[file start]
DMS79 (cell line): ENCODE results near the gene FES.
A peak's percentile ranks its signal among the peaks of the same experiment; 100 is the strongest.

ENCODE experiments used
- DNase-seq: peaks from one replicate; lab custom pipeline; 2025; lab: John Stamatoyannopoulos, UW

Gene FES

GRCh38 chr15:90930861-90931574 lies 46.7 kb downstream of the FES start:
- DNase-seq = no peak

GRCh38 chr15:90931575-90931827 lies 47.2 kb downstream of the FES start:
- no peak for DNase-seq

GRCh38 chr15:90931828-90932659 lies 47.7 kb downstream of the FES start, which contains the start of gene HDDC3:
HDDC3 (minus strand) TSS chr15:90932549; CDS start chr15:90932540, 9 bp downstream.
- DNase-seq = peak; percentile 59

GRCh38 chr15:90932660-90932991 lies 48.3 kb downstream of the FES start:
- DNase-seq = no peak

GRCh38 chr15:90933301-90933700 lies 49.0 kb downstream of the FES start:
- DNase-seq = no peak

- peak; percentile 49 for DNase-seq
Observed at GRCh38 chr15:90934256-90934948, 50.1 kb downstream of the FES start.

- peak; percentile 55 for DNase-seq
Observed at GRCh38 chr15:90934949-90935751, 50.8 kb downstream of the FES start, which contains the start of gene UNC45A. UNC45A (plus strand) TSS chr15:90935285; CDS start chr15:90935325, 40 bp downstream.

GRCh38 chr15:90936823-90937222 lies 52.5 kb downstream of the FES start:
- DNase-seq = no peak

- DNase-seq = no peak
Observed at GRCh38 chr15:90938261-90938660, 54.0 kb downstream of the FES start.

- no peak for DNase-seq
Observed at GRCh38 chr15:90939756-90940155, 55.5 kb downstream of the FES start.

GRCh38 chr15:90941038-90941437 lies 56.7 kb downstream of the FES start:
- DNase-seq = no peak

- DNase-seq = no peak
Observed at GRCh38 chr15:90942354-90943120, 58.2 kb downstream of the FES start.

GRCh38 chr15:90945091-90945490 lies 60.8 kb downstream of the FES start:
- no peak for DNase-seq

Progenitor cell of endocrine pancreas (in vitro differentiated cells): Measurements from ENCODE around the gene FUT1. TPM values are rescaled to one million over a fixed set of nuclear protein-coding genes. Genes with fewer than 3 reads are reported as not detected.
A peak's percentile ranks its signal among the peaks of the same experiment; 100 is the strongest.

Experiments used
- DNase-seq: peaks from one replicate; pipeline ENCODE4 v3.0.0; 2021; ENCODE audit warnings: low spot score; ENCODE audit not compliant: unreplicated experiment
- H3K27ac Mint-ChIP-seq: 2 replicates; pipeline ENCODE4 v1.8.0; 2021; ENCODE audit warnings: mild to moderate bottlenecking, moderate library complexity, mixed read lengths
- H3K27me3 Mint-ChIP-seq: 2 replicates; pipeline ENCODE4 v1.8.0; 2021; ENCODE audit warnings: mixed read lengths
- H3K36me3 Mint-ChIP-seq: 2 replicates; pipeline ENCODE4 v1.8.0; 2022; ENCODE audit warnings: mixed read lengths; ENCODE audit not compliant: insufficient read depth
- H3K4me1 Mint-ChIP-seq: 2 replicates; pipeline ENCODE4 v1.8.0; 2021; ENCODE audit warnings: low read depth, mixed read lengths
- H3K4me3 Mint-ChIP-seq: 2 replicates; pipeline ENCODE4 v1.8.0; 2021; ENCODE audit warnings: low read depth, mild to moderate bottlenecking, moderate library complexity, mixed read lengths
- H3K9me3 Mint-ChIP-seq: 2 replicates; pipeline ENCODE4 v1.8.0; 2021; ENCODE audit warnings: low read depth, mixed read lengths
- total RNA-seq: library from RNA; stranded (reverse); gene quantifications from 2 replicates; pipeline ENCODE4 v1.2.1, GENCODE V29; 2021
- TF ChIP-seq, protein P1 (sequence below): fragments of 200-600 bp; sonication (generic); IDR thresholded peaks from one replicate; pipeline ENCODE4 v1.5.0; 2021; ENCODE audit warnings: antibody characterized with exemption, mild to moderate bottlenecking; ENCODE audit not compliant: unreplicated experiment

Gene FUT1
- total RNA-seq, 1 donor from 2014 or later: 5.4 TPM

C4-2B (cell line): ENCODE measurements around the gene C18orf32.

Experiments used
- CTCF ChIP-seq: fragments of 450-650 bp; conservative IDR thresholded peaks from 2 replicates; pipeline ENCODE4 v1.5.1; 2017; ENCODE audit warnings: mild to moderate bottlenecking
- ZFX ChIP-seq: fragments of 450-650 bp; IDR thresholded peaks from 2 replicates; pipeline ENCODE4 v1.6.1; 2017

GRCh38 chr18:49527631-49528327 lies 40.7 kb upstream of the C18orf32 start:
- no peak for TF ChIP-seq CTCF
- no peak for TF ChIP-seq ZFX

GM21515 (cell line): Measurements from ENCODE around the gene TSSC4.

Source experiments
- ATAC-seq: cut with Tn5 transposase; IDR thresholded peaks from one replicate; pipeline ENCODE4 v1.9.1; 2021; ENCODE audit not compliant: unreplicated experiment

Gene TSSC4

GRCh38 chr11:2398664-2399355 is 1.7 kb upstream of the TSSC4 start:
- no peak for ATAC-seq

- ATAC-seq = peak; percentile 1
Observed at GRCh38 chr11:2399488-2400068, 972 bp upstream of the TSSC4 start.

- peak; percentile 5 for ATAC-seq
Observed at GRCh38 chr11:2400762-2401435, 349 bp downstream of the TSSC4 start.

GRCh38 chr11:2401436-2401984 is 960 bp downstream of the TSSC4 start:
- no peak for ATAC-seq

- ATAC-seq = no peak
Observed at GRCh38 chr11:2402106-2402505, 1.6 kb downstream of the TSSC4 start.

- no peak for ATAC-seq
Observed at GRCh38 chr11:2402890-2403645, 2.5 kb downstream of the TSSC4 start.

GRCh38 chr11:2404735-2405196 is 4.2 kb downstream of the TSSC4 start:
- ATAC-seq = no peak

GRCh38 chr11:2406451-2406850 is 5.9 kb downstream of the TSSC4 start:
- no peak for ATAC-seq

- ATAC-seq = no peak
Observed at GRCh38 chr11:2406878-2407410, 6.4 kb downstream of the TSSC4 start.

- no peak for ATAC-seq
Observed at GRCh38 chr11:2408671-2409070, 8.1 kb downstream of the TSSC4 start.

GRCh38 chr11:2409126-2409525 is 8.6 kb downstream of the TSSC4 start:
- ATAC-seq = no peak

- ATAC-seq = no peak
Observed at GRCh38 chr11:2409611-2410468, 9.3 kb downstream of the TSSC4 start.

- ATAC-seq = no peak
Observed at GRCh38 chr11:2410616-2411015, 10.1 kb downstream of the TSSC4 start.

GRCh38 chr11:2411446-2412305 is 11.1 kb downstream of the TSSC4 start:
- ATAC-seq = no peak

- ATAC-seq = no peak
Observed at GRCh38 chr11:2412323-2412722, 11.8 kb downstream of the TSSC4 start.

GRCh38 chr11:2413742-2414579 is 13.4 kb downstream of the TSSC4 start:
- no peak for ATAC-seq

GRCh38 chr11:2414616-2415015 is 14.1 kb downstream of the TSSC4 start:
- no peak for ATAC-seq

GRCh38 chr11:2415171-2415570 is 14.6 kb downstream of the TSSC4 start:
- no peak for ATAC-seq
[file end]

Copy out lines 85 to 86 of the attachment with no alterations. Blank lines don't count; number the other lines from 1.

- ATAC-seq = no peak

- ATAC-seq = no peak